Anthony Alexiou is the Director of Homeland Security & Emergency Management firm located in DC. He holds a Bachelor of Arts degree in Political Science from the University of Western Ontario and a Master of Arts degree in Political Science and Public Administration. He is the author of the book The Fall of the Republican Party (available on amazon). He is married to his soul mate and best friend, and has two awesomely fun kids. Spare time is filled with outdoor activities with the family, running, writing, and traveling.
People were bringing little children to Christ to have Him touch them, but the disciples rebuked them. When Jesus saw this, he was indignant. He said to them “Let the children come to me, and do not hinder them, for the Kingdom of God belongs to such as these. I tell you the truth, anyone who will not receive the Kingdom of God like a little child will never enter it.” Mark 10:13-16
I have young kids – ages 5 and 3 to be specific. They’re great kids, my wife and I love them incredibly and thank God each day for the blessings He gave us. These two little blessings though can be quite active, and loud and usually at times when we wanted nothing more than for them to be still and quiet – especially when they were babies. Taking them to church was always a challenge – when one was a toddler and one was an infant, it didn’t take long for them to become bored – who needs Christ when all you really want is to run around and explore, right?
Each Sunday my wife and I would undergo the same ritual – get up, take care of the kids, go to church with our bag of tricks in tow and keep them occupied and quiet, distract them (which would work until about the Great Entrance) and end up in the cry room with a bunch of other bleary-eyed parents annoyed that they are again technically at church but not really at church. Our saving grace is now that both kids started Sunday school this year and for the first time in the five years we have been parents, we are now taking in services ‘childless.’ For periods of time before this though, it was tough.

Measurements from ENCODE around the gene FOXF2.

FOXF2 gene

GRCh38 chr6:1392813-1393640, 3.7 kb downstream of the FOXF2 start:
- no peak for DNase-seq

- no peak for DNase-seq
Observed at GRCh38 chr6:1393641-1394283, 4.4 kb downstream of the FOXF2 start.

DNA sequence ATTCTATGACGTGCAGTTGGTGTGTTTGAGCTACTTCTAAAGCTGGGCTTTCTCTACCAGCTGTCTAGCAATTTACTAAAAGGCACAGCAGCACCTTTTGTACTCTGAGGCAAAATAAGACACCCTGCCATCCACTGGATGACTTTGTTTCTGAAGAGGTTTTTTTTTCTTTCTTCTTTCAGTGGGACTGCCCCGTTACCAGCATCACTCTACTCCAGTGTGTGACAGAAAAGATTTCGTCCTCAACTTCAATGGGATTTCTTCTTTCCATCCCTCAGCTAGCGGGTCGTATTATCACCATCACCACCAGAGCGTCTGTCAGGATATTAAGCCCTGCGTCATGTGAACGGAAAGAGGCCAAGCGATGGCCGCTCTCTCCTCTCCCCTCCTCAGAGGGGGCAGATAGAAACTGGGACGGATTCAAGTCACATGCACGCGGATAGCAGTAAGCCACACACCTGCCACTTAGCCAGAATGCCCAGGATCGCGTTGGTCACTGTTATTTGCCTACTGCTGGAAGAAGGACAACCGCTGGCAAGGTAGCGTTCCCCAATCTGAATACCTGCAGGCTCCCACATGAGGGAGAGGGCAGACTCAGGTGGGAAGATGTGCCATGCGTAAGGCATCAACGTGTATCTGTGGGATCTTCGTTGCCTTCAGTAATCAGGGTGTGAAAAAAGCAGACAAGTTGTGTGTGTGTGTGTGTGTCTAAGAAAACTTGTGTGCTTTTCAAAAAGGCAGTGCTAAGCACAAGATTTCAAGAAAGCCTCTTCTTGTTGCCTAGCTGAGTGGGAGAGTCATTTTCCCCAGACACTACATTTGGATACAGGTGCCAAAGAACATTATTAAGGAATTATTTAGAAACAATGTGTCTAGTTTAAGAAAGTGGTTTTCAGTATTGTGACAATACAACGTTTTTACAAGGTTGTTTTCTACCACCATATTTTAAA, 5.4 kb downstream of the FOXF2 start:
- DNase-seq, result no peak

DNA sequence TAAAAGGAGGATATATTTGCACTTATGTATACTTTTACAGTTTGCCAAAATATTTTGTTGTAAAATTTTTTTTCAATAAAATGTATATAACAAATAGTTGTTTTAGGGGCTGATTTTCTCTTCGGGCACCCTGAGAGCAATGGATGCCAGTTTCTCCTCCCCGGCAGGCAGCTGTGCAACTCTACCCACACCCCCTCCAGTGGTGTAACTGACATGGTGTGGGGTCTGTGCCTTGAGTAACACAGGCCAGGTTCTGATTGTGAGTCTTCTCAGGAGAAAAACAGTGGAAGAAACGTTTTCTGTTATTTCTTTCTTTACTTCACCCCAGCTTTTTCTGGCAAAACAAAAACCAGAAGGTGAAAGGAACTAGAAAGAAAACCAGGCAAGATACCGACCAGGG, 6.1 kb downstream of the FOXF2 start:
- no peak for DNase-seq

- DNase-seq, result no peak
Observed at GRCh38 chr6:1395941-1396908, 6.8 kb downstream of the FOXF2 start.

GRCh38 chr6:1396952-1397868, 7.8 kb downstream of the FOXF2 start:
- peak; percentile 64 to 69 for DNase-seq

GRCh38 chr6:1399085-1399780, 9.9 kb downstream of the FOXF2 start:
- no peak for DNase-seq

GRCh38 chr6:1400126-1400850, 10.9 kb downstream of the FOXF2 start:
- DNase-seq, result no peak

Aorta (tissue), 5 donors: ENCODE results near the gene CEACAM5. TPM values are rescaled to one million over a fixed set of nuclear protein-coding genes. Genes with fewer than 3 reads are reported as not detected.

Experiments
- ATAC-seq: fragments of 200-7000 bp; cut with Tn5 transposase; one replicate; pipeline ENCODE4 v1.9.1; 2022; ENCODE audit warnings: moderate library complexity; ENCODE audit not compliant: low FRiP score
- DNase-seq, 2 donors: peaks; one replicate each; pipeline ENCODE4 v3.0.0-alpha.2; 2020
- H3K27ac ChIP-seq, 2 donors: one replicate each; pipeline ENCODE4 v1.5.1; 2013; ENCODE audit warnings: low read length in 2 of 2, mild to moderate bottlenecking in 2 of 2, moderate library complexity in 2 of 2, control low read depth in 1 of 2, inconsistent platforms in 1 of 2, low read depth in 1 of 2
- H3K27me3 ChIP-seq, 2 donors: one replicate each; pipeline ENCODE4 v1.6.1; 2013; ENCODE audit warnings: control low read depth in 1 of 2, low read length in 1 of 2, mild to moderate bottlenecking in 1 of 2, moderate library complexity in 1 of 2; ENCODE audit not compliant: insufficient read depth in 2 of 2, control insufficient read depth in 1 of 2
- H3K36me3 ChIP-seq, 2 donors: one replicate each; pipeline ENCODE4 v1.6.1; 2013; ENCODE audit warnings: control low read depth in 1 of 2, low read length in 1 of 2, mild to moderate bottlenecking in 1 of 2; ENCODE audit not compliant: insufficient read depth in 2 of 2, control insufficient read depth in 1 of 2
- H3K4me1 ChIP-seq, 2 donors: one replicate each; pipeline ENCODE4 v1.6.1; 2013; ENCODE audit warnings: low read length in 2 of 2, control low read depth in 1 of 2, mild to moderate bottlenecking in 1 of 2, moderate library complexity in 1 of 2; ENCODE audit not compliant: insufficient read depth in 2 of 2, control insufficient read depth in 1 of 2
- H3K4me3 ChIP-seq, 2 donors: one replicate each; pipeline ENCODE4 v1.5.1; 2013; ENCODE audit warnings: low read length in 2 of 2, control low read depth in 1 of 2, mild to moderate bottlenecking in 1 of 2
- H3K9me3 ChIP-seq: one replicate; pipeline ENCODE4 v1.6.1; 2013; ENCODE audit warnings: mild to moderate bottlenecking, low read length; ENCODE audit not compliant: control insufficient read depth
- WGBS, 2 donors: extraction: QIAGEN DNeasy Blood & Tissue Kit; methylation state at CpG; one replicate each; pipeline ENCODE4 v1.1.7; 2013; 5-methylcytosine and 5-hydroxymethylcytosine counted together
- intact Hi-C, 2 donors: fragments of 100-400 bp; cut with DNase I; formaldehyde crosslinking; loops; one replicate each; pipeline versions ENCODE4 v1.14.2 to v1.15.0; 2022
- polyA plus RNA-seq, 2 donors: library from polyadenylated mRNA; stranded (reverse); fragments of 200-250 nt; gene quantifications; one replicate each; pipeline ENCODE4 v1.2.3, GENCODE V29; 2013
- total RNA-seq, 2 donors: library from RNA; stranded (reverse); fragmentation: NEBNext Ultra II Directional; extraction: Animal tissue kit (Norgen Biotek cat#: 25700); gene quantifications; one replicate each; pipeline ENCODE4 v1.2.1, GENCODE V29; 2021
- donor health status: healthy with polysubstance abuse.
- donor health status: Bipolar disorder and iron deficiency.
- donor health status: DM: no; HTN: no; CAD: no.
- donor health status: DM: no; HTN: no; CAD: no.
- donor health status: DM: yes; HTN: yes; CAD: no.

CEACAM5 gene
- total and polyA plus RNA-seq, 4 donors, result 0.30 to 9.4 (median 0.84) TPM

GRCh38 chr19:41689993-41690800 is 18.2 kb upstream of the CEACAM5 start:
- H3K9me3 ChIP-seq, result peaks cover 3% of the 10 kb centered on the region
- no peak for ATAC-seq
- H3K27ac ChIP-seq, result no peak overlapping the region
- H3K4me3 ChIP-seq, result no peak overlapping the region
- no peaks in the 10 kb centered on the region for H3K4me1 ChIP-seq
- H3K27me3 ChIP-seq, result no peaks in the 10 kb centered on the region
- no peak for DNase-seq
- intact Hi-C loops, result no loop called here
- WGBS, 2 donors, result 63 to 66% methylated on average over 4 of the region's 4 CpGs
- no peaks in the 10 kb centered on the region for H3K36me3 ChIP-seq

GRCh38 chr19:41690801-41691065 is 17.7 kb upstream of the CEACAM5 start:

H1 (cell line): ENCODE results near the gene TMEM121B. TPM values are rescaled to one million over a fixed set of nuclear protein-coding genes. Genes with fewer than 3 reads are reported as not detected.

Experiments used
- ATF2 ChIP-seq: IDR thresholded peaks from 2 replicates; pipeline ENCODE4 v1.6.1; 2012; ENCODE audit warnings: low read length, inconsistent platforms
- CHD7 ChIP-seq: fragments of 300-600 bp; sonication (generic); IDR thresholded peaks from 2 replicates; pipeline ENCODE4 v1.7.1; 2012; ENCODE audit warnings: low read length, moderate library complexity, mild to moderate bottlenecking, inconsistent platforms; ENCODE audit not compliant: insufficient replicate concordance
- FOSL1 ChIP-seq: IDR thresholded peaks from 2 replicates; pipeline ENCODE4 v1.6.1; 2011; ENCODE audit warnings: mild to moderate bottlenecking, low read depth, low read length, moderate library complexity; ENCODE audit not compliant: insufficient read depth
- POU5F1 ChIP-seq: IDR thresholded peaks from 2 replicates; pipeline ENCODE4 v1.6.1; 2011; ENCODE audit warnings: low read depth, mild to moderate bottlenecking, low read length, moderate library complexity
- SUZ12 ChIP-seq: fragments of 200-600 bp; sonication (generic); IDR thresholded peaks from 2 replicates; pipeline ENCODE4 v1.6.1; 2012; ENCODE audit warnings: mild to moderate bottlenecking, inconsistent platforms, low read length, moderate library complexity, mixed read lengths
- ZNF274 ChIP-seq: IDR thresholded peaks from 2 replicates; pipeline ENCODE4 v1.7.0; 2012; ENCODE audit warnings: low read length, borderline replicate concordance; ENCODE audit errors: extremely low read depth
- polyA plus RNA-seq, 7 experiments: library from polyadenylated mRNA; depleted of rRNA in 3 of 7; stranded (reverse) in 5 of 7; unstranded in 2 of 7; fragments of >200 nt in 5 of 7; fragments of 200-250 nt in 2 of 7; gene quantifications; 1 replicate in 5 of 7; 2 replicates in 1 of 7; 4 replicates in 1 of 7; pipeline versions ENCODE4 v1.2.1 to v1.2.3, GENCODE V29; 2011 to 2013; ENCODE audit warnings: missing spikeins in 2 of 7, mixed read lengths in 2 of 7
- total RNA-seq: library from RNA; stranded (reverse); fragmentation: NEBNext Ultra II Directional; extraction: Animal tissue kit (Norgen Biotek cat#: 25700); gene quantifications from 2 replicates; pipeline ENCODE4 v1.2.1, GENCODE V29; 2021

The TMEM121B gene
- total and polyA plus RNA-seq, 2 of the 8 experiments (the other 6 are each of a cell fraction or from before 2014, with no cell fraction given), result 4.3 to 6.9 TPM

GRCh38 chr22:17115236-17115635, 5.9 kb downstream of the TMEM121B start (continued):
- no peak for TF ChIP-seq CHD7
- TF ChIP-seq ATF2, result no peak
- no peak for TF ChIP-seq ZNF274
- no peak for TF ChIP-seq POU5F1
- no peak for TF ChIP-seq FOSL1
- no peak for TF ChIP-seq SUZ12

The reason we did all of that was for the benefit of other parishioners. When our youngest was really young, we had all intention of staying the full service with her. We figured it was easy – feed her, distract her, next thing we’d know the parish council president would be giving the weekly announcements at the end of the liturgy and off to the hall we’d go for coffee and fellowship. Great success! We (I) figured that if the baby cried a bit, we’d handle it and besides, it was a small baby, who would mind a couple of small cries from a temporarily fussy baby?
Apparently, a lot of people did. The amount of dirty looks we would get, hushed voices that felt like they were condemning us to a parental purgatory, sighs and pursed lips with eyes of indignation from little old ladies was too much to bear – at least for my wife. I didn’t care – the way I saw it, we had as much a right to pray as everyone else did. Just because we had young kids we should be banished from church? Well, my family and I pretty much were – as are many families in my situation each and every Sunday by people that feel they need monastery standards of quiet to be able to pray.
The cry room is not a place where one can pray – it a place where cheerios are flying every which way, where kids are wrestling for the same ball and where people catch up and chit chat. It’s a place where little kids maneuver to get what they need; toys, space, another kids snack; plotting their next moves to become King of the room – all while the parents are trying to keep some sort of futile order. It’s like a well-dressed version of Lord of the Flies set to the soundtrack of sniffles. No cavalry to save the day shows up to save the say. Ever. A lot of stuff goes on in the cry room, none of it is praying though.